Introducing and promoting philosophical anthropology as the most illuminating point of entry into philosophy and the life and human sciences means building many cross-disciplinary bridges.  This is reflected in my long standing participation in the International Society for the History, Philosophy and Social Studies of Biology, the Prague Colloquium on Philosophy and Social Science, my visiting appointments in the Humanities Centers of Rice University and Grinnell College, and my many invited lectureships including those at the European Association of Social Anthropology, the Konrad Lorenz Institute, the Max-Weber-Kolleg for Cultural and Social Studies, the Jena Social Theory Colloquium, the Max Planck Institute, the Boston Colloquium for Philosophy of Science, the Helmuth Plessner Gesellschaft, as the Annual Alexander Humboldt Symposium speaker, and many more.  In current and forthcoming work I am engaging with investigators in the '4E' (Embodied, Embedded, Extended, Enactive) Cognitive Science and the Social Ontology communities.



Research interests

My work in philosophy has drawn on the formative influences of three not obviously complementary sources, these are a long-standing interest and affinity with the socio-historically structured, practical/normative intentions of the Frankfurt School (especially Habermas and Honneth), extensive training and practice as a biochemist/biophysicist and molecular cell biologist, and yet also a realisation that there is much truth in the Heideggerian and neo-Heideggarian critique of philosophical intellectualism.  Much of my work has involved attempting to bring the resources from each of these perspectives to bear on the other two while at the same time seeking to develop an integrated perspective that can address systematic questions in philosophy generally. In the philosophy of biology, I have contributed to bringing an understanding of biological causation into a broader philosophical and scientific contextualization and I continue to be critical of both narrowly neo-Darwinian and "new-mechanism" theoretic approaches that fail to do justice either to the phenomenology of human (and other) life-forms or to the upshot of cutting edge, post-genomic, empirical research findings. Using a critique of Schrödinger's celebration of the solid state and its formative influence on the shaping of molecular biology as a point of departure, I've begun a new project which looks for fundaments of the living state in the peculiarly complex and ambivalent character of aqueous systems as elucidated in the emerging findings of condensed matter chemistry and physics. In recent work, in another direction, I've drawn upon interdisciplinary, including phenomenological, studies on the nature of expert skill acquisition, along with the under-appreciated legacy of German Philosophical Anthropology to suggest a framework for extending the domain of normative concern within Critical Theory from that limited by Habermas to the scope of the purely symbolic to that of our embodied, quasi-biological material relations in the world (and in so doing discovering a link to the "capabilities" approach of Sen and Nussbaum).  More generally stated, I am interested in problems of "nature and normativity" as they ramify into virtually every problem area of philosophy. In present work, for example, concerned with problems in the philosophy of mind and language, I am advancing a naturalistic account, drawing upon a novel concept of hominid/human "detachment", that claims to be able to mediate the tensions between the anti-cognivitivism of Dreyfus, the Sellarsian rationalism of McDowell and the expressive inferentialism of Brandom.  Mindful of both the increasingly pervasive interest in, and yet increasingly disparate approaches to, the further elaboration of a contemporary metaphysics, I've come to see my own integrative project as another contending direction of thought in this conversation and am looking toward a book length exposition of such.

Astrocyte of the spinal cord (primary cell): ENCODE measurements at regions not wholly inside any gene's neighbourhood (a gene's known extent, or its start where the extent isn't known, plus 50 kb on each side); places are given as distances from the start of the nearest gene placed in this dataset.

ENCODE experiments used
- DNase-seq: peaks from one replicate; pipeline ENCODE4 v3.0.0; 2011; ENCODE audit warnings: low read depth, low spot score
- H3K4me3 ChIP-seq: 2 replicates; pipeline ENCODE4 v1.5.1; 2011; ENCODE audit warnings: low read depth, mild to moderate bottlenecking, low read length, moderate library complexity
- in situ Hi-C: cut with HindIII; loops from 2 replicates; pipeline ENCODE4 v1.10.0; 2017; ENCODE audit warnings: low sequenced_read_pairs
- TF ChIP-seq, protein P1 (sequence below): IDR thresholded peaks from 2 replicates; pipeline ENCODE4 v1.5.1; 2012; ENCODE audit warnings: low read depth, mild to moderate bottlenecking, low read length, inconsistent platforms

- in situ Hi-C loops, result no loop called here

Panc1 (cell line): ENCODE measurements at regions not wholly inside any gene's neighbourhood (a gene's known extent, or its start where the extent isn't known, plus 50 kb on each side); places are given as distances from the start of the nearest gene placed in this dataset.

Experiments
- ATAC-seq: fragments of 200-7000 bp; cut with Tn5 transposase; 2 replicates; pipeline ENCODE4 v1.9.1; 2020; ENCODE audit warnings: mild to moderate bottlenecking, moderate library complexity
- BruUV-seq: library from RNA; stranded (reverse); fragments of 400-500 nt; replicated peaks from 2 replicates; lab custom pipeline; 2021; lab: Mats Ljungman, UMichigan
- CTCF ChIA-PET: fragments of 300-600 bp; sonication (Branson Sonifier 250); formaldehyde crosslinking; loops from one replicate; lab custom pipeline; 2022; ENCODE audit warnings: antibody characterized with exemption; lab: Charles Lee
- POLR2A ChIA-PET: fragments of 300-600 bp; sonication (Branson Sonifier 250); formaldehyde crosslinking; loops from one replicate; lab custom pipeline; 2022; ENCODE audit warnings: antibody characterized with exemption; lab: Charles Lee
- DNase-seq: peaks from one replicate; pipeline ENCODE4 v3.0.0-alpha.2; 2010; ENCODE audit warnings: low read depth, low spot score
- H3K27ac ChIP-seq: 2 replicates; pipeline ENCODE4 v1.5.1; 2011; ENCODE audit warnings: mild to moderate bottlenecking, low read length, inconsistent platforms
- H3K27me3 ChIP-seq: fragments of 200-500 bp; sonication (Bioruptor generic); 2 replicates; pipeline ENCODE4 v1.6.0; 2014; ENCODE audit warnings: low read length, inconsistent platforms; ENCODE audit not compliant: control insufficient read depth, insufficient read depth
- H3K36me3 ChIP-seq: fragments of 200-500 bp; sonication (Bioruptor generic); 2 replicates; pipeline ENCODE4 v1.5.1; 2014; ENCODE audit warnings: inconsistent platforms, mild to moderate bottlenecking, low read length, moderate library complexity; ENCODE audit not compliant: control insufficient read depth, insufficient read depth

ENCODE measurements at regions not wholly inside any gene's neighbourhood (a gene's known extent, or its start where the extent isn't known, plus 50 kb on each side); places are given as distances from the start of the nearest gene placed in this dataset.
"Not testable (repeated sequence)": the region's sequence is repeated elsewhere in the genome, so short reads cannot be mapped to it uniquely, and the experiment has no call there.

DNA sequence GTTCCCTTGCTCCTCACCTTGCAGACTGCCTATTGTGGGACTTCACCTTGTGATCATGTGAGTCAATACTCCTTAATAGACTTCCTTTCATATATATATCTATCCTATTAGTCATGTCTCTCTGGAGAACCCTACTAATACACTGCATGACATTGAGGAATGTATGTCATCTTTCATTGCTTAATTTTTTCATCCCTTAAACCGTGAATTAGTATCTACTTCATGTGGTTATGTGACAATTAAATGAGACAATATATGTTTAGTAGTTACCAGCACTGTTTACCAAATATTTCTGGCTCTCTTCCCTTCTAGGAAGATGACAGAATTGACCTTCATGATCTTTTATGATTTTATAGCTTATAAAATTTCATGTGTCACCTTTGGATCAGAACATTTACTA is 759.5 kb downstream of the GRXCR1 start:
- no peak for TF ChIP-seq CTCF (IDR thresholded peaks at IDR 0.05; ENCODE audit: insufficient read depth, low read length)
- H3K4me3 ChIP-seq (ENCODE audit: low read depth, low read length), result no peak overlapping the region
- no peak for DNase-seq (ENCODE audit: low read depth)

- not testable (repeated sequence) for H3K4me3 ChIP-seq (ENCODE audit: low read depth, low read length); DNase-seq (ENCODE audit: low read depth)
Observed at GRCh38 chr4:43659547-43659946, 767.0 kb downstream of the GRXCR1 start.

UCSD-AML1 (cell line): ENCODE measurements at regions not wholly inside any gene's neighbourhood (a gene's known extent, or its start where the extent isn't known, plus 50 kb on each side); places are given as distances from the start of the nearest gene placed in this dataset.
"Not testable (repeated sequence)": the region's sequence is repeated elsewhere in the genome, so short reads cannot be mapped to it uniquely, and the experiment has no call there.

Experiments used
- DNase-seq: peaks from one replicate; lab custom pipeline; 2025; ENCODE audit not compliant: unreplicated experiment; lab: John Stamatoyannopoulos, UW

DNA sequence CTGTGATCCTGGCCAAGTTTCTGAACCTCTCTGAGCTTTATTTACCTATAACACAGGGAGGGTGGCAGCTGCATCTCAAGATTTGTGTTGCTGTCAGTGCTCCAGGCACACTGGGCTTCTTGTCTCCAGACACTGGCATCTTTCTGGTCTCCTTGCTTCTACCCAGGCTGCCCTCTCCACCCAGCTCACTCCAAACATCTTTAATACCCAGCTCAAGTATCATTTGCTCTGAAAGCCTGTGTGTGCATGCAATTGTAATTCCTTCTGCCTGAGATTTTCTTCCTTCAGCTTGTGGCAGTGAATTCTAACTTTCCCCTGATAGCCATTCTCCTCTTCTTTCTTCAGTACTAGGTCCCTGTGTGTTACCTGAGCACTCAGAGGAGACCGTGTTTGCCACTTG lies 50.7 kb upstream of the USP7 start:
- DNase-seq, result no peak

For publications (pdfs) and CV please see:


Research supervision


  • Philosophical Anthropology, i.e., non-dualist, non-reductionist approaches to combining empirical, phenomenological and reconstructive approaches to answering the question "what does it mean to be human?". 
  • Theoretical, Conceptual, Historical and Normative Studies of Biology (with particular interests in issues concerning the place of teleology and normativity in nature, empirical and theoretical advances in evo/devo and eco/devo with implications for new Baldwinian models of evolutionary change, the meaning of the findings of comparative genomics, new theories of the phenotype, also reviewing and mining the work of neglected German and French thinkers such as Portmann, Plessner, Cassirer, von Uexkull, Goldstein, Canguilhem), normative implications for questions of "bio-enhancement" and biotechnological interventions generally.